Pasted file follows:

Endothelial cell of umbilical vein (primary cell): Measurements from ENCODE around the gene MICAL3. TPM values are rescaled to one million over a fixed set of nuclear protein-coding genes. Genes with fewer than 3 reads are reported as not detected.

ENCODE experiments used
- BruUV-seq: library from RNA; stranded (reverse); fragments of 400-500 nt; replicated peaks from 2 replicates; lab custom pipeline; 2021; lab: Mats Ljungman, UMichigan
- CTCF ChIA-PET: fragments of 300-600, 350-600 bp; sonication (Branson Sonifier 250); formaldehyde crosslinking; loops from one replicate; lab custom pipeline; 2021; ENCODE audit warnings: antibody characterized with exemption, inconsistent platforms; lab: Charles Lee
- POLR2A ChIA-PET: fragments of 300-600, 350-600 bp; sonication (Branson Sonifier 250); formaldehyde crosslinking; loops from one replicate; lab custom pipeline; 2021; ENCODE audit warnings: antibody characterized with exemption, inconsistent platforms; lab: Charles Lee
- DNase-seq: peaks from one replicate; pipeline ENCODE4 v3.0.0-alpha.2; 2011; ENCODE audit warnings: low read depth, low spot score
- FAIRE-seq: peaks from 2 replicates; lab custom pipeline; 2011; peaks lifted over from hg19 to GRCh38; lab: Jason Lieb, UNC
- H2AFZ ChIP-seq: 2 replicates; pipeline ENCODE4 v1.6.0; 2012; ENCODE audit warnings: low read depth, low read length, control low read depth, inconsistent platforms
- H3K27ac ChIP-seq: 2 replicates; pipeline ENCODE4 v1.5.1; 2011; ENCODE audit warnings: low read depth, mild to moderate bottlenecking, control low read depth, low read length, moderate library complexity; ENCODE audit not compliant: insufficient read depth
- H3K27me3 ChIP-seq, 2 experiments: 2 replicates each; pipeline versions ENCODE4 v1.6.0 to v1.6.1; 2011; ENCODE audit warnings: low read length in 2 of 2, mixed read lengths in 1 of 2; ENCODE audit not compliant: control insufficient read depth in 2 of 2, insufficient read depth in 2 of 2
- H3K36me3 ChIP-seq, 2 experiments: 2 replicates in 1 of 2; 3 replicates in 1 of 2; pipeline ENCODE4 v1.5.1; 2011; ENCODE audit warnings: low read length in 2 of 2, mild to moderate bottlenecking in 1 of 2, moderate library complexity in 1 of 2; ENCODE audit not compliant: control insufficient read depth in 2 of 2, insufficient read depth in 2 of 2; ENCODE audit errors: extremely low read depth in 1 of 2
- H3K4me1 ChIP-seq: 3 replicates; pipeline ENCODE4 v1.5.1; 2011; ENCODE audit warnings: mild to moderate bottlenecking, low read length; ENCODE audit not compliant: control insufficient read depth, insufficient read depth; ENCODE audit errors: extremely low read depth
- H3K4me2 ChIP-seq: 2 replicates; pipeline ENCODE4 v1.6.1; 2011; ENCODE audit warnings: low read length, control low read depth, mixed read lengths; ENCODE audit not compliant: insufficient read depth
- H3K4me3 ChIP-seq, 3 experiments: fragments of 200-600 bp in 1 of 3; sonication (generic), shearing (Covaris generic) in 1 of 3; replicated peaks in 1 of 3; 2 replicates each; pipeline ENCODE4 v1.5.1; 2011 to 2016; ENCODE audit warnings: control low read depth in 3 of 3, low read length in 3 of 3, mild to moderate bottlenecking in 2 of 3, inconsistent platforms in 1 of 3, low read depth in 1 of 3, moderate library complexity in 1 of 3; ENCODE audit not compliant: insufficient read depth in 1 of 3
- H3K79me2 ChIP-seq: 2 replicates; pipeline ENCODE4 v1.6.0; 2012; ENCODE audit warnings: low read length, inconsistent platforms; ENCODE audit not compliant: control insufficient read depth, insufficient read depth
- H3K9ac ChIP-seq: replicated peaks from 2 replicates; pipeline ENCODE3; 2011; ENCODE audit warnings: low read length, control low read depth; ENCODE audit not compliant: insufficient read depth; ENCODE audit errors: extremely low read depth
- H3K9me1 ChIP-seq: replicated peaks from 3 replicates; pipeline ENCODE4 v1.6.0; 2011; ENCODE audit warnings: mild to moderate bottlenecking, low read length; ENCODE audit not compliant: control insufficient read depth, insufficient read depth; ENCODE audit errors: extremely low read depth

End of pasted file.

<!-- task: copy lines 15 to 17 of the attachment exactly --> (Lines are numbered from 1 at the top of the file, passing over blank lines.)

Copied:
- H3K79me2 ChIP-seq: 2 replicates; pipeline ENCODE4 v1.6.0; 2012; ENCODE audit warnings: low read length, inconsistent platforms; ENCODE audit not compliant: control insufficient read depth, insufficient read depth
- H3K9ac ChIP-seq: replicated peaks from 2 replicates; pipeline ENCODE3; 2011; ENCODE audit warnings: low read length, control low read depth; ENCODE audit not compliant: insufficient read depth; ENCODE audit errors: extremely low read depth
- H3K9me1 ChIP-seq: replicated peaks from 3 replicates; pipeline ENCODE4 v1.6.0; 2011; ENCODE audit warnings: mild to moderate bottlenecking, low read length; ENCODE audit not compliant: control insufficient read depth, insufficient read depth; ENCODE audit errors: extremely low read depth